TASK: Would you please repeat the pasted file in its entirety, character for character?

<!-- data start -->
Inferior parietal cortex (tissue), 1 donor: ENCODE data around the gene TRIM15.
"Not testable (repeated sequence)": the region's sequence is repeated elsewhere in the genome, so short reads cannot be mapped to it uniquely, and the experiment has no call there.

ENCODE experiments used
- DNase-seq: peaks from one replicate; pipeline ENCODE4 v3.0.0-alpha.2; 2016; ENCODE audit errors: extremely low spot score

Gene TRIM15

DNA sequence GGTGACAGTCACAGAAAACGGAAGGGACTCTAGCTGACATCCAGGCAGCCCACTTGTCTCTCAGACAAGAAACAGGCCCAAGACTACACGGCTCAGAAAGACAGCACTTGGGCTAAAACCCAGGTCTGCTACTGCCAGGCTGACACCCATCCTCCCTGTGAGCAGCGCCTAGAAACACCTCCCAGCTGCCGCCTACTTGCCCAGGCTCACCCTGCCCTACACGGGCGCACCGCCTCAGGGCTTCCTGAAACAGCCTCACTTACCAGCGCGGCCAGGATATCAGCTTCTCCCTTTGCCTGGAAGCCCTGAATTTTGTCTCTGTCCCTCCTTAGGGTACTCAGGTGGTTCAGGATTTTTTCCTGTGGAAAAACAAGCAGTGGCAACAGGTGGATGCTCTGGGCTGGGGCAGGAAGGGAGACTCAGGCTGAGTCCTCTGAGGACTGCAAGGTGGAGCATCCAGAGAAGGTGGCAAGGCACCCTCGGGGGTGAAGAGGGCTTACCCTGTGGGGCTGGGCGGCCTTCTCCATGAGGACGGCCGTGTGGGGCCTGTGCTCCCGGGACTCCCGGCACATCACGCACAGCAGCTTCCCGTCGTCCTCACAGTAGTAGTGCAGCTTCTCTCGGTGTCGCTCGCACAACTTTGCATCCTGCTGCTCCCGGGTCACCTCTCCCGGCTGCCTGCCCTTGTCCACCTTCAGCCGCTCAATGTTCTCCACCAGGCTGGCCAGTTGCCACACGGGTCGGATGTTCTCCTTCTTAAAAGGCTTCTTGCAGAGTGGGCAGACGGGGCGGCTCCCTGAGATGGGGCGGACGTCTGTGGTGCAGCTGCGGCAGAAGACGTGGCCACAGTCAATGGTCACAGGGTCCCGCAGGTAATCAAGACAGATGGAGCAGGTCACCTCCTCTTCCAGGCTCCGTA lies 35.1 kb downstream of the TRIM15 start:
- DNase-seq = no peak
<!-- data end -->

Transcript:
Inferior parietal cortex (tissue), 1 donor: ENCODE data around the gene TRIM15.
"Not testable (repeated sequence)": the region's sequence is repeated elsewhere in the genome, so short reads cannot be mapped to it uniquely, and the experiment has no call there.

ENCODE experiments used
- DNase-seq: peaks from one replicate; pipeline ENCODE4 v3.0.0-alpha.2; 2016; ENCODE audit errors: extremely low spot score

Gene TRIM15

DNA sequence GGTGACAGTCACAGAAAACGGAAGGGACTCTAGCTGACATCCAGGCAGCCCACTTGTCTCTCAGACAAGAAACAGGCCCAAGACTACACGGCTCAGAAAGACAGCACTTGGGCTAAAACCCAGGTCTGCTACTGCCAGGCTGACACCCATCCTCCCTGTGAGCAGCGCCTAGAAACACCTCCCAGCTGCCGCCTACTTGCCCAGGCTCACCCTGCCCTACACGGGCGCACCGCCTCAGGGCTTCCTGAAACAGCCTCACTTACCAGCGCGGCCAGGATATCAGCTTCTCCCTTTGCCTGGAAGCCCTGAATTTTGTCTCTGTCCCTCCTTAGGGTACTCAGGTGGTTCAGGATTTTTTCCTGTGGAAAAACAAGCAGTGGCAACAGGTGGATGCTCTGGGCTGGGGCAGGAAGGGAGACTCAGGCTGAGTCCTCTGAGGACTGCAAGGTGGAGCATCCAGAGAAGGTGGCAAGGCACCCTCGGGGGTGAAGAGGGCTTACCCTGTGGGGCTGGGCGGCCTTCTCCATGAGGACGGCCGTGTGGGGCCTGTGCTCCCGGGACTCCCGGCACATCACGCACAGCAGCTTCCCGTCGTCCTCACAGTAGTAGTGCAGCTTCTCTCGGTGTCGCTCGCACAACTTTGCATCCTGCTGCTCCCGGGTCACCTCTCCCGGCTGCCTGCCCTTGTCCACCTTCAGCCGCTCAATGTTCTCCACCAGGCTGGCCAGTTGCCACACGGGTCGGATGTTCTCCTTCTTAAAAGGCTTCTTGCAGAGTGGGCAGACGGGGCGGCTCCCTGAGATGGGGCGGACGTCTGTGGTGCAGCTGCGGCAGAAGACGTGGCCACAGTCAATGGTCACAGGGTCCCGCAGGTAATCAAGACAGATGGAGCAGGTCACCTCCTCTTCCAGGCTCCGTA lies 35.1 kb downstream of the TRIM15 start:
- DNase-seq = no peak